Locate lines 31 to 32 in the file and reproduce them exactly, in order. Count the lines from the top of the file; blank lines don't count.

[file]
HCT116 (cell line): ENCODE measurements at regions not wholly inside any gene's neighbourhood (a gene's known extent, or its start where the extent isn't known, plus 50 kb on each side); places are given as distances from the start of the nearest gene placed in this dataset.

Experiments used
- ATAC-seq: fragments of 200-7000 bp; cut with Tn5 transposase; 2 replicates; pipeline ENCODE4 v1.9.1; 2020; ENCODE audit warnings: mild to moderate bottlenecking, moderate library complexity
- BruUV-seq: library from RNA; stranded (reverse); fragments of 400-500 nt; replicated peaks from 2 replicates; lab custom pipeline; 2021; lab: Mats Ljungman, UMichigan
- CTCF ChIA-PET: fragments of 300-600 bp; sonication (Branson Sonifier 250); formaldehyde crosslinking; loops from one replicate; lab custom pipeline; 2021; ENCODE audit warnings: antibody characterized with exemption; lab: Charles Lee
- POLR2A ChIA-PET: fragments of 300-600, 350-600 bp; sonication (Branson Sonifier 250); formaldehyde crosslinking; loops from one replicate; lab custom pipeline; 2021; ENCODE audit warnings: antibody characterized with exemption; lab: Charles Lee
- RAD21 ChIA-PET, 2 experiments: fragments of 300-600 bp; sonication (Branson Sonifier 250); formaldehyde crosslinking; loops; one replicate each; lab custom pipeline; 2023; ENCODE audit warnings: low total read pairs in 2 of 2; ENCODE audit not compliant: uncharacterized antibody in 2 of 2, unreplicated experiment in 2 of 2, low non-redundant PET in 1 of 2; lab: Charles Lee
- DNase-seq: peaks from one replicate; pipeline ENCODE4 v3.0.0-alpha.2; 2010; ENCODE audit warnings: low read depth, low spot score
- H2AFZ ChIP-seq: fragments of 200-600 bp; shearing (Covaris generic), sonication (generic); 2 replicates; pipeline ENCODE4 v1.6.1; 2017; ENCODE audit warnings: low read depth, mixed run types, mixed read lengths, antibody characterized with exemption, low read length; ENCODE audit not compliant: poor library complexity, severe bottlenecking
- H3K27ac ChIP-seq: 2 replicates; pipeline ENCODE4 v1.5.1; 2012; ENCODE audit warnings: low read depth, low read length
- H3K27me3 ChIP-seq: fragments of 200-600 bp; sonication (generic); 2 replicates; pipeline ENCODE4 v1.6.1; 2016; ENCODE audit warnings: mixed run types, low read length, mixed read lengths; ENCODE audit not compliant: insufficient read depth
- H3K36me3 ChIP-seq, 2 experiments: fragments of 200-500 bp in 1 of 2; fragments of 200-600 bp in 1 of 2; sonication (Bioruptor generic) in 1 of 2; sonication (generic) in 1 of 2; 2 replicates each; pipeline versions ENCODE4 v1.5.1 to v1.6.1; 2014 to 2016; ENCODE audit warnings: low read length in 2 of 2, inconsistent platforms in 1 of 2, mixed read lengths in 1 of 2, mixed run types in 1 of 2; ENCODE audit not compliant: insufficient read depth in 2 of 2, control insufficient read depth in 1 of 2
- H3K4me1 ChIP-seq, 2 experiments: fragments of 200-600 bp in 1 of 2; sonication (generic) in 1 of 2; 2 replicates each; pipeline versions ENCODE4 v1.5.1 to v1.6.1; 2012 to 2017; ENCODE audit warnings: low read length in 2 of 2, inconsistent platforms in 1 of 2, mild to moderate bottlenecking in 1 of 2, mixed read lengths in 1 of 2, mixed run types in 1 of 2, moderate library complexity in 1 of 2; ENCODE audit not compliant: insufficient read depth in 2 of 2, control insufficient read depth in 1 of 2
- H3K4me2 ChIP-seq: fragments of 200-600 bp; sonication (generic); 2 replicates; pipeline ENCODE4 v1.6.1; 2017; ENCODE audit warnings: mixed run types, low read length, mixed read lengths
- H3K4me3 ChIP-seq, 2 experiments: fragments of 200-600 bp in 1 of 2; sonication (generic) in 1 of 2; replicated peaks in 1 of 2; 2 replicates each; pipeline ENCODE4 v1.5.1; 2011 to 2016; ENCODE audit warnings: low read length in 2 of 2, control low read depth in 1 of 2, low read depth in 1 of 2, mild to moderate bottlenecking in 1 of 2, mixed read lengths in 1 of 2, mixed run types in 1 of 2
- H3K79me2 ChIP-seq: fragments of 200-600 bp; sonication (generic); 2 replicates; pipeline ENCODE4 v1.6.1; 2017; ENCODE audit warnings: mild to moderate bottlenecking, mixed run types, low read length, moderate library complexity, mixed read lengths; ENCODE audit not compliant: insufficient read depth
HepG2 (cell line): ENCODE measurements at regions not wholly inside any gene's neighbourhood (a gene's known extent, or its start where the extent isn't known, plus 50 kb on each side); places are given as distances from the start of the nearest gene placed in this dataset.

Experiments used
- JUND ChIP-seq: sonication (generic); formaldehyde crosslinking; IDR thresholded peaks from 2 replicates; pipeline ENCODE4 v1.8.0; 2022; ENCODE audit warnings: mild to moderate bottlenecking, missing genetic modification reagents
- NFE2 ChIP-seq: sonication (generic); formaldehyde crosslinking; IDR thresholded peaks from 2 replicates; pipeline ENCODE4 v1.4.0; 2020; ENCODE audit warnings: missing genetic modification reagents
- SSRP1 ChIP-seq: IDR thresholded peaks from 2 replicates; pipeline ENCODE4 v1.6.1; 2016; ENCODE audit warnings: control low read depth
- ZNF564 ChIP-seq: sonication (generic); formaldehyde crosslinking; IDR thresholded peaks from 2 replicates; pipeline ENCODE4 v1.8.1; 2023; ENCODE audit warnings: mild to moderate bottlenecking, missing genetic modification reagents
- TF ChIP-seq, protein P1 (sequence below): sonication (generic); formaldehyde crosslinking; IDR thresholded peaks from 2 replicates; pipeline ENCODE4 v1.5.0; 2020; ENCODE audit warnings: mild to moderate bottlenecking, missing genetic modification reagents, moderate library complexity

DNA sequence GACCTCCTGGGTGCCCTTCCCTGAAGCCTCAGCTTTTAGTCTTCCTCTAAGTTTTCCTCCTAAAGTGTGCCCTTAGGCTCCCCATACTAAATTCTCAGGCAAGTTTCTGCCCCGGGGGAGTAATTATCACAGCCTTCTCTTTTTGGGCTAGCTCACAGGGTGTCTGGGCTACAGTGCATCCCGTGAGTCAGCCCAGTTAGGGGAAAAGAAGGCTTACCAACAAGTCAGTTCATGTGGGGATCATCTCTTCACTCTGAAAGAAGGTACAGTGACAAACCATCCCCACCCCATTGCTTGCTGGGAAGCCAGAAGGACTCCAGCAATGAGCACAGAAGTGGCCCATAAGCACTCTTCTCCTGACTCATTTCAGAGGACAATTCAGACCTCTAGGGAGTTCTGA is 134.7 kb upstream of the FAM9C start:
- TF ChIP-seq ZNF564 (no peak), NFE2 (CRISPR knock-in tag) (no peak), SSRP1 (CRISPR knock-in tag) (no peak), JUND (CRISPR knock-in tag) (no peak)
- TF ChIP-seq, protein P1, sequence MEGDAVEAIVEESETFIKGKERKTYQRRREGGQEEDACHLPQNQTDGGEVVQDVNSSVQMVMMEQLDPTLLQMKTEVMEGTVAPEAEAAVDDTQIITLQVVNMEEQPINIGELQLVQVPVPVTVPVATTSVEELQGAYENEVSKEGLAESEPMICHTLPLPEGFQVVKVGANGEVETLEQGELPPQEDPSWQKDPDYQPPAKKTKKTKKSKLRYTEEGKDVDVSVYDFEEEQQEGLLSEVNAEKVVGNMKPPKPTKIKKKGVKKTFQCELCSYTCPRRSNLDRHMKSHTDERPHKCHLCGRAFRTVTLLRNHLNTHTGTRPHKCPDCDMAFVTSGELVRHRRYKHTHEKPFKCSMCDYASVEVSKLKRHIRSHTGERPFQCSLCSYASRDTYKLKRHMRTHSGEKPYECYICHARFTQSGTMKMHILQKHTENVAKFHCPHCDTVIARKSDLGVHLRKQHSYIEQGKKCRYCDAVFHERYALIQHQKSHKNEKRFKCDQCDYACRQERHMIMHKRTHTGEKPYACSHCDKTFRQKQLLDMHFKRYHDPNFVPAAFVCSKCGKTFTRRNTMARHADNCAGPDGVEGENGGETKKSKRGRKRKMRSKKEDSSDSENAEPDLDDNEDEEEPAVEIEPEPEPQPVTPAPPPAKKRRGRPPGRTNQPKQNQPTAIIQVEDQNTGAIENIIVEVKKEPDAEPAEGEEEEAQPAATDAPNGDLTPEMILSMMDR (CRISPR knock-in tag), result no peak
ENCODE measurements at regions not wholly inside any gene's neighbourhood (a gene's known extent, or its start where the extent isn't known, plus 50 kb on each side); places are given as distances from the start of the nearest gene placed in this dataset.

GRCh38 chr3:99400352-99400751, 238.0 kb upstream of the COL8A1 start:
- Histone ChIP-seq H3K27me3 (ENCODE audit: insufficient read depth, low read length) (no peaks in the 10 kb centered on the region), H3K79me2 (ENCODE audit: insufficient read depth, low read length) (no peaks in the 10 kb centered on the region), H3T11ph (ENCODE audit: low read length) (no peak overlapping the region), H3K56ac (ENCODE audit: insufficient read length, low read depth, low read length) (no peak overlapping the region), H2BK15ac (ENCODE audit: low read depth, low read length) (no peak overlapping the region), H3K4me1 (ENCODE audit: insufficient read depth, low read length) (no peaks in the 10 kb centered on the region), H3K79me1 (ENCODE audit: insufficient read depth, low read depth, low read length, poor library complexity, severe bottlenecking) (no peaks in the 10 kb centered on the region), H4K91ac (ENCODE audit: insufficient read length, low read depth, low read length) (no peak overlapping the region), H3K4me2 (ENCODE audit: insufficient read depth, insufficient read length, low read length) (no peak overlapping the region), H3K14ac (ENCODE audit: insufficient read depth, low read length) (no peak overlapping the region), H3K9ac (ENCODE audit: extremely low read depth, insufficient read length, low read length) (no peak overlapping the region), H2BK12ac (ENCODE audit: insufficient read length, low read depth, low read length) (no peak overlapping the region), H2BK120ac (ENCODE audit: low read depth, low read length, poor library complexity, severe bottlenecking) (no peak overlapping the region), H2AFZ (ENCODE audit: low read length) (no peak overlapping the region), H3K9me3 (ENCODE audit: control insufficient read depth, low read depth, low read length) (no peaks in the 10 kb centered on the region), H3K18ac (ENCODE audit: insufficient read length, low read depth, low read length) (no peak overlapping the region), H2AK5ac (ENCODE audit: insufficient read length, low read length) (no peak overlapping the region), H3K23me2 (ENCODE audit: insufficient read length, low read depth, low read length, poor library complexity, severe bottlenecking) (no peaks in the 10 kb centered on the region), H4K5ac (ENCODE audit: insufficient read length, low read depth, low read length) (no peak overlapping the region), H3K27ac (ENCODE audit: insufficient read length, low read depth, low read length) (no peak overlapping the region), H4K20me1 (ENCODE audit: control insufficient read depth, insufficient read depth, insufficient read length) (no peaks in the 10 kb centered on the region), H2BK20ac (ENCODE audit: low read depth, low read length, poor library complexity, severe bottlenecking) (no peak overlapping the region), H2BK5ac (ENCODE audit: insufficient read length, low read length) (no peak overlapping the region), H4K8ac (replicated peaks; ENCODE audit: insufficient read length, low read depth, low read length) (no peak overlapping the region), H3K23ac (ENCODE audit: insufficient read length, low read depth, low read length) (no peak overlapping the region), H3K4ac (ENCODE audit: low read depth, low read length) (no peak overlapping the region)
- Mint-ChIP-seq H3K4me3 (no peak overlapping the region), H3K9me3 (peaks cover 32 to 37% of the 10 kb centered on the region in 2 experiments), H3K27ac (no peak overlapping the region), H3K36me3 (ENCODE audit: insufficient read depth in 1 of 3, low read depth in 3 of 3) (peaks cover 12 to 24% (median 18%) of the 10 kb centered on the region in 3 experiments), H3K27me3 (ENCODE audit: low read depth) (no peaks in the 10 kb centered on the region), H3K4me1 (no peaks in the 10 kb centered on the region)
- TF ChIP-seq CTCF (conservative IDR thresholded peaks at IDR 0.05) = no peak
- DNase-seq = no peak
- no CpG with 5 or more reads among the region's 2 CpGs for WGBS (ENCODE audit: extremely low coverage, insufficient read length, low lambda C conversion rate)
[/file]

- TF ChIP-seq CTCF (conservative IDR thresholded peaks at IDR 0.05) = no peak
- DNase-seq = no peak